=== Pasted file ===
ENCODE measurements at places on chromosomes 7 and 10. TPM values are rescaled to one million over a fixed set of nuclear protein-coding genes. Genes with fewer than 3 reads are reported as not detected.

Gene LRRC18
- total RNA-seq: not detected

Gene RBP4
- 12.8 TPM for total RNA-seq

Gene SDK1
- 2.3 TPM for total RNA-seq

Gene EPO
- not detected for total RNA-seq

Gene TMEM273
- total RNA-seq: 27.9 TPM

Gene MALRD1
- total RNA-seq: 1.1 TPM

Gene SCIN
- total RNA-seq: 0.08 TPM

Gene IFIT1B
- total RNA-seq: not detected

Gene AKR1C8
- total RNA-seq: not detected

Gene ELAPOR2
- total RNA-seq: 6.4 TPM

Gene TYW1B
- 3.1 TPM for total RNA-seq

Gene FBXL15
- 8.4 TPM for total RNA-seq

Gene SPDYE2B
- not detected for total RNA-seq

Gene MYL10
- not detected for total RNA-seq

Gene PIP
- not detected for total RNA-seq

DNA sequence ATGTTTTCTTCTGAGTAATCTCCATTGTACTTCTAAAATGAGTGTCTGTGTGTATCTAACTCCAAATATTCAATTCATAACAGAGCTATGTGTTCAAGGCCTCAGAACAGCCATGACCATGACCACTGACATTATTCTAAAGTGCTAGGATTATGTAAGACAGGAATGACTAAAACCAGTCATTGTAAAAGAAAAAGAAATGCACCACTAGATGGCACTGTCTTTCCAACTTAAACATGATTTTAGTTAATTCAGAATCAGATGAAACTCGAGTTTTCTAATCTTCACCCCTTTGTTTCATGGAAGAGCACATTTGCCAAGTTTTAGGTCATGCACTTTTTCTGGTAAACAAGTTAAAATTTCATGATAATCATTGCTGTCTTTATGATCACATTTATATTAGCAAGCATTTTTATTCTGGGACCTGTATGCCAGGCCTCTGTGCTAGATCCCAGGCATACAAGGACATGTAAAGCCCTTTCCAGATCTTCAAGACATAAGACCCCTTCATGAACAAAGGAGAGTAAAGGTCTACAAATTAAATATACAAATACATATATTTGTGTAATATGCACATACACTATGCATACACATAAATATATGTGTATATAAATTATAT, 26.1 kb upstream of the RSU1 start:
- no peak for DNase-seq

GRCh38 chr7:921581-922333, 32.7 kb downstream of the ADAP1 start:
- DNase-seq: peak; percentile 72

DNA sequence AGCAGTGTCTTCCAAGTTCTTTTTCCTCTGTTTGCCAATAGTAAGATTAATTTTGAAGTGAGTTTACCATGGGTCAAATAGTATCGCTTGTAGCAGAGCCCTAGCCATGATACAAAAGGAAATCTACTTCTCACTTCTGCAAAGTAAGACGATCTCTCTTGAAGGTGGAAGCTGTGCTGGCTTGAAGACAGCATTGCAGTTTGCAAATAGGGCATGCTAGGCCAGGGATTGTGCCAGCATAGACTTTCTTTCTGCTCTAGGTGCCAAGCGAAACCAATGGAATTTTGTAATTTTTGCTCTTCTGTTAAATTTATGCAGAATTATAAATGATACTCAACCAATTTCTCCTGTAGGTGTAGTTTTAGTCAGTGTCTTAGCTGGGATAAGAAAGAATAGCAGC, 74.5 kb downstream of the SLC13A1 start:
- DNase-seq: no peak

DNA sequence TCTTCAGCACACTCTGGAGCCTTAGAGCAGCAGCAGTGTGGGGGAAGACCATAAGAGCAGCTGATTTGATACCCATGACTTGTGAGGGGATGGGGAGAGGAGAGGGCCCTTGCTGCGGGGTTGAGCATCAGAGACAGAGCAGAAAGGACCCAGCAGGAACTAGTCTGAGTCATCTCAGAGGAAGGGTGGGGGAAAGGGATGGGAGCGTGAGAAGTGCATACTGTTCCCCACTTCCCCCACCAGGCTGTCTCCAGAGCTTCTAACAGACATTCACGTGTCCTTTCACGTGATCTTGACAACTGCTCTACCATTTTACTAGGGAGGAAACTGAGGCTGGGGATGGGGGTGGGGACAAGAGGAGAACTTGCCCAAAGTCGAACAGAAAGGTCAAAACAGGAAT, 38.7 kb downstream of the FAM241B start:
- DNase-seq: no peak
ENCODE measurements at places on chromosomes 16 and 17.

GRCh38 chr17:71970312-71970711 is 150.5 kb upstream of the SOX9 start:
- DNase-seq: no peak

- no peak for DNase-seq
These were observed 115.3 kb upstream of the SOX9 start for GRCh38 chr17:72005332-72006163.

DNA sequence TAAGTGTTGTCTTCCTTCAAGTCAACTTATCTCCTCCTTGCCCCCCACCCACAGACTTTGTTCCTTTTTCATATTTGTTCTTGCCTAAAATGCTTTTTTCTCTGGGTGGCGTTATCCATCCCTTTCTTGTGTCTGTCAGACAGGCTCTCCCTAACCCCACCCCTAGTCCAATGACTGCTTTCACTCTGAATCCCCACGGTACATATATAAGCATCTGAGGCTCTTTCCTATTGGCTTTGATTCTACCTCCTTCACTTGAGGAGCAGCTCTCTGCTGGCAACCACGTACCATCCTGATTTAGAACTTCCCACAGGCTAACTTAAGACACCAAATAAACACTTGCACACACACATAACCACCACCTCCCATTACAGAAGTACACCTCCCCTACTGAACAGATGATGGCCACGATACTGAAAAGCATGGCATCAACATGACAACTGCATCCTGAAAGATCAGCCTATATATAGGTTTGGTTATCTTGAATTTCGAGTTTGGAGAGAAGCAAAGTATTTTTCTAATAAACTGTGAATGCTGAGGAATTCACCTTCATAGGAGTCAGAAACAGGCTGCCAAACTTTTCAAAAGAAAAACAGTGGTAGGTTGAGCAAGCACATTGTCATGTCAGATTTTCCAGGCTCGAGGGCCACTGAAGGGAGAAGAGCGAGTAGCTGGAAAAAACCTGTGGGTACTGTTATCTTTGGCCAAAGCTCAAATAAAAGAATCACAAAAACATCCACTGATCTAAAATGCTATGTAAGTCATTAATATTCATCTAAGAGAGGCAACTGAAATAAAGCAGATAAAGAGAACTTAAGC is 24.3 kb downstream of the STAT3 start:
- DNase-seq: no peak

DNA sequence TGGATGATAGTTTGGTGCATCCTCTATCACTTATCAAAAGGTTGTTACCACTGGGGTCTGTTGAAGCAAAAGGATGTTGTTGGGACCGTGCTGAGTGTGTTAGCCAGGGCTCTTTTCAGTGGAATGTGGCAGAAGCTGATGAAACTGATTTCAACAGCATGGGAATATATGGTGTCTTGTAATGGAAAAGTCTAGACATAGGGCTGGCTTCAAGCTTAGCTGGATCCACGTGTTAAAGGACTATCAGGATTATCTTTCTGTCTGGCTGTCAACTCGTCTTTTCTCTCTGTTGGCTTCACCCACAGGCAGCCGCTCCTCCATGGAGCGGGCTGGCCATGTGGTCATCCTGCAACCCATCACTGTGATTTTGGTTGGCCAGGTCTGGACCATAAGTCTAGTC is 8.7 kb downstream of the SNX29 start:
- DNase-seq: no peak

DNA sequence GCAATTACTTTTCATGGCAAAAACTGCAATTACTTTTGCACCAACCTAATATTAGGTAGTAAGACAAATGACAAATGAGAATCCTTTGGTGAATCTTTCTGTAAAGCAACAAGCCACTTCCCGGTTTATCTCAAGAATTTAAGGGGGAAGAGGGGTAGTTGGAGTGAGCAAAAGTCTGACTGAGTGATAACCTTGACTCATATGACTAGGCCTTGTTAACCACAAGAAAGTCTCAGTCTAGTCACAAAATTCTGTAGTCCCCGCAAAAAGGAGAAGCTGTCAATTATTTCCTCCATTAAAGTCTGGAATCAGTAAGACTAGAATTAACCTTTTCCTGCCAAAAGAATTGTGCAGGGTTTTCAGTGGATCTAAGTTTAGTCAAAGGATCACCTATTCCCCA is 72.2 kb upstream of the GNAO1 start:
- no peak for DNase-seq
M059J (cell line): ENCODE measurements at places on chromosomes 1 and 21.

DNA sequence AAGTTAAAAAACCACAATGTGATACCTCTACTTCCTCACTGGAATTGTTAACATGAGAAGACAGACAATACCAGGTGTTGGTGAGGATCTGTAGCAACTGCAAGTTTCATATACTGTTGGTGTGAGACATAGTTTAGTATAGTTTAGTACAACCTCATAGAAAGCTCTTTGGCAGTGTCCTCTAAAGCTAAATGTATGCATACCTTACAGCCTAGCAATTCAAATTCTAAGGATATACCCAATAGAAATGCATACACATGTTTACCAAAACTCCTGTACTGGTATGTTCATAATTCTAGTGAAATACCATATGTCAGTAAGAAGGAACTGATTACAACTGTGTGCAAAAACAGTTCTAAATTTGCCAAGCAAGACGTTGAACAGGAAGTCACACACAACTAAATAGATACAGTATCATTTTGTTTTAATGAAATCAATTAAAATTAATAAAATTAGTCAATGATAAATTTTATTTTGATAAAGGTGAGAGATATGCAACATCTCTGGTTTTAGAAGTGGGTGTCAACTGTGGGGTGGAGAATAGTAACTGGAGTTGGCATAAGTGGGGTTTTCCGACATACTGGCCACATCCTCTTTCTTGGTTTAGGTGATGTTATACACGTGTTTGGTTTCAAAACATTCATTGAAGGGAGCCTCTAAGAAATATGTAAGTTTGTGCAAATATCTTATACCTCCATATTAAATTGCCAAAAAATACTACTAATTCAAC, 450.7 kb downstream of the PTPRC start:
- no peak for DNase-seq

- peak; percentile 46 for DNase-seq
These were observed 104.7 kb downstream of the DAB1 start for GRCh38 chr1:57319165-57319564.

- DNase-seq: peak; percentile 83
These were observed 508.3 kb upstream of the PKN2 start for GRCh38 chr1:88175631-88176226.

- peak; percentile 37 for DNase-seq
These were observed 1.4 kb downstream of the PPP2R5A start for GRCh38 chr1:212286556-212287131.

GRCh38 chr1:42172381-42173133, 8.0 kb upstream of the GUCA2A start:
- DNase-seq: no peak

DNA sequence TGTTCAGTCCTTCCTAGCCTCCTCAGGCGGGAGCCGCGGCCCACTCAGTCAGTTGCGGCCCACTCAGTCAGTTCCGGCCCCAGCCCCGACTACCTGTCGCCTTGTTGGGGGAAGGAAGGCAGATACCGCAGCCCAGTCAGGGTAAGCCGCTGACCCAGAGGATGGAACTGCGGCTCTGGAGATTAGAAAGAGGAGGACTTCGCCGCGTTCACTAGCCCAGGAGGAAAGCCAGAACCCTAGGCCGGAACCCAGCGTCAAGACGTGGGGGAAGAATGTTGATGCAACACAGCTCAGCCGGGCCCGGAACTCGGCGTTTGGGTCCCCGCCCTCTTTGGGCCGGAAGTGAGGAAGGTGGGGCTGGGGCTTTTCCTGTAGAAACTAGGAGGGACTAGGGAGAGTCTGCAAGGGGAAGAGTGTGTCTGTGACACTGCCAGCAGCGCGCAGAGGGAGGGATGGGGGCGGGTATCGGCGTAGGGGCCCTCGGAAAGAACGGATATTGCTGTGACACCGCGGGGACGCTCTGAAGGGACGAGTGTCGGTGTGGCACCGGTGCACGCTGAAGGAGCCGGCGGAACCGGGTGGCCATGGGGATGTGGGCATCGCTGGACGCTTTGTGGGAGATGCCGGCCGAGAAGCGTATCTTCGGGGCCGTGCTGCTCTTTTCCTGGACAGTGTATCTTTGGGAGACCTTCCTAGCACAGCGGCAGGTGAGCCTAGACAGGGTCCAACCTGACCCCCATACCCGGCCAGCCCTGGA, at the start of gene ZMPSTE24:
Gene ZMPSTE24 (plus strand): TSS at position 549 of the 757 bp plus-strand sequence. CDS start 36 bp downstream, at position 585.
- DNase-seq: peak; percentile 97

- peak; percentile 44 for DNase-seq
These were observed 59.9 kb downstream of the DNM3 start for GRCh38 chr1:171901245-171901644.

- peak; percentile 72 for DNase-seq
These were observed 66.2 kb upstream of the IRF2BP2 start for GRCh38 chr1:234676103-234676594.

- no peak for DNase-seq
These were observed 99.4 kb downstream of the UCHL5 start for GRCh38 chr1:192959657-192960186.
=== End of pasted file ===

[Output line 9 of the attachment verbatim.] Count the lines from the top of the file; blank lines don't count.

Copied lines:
- not detected for total RNA-seq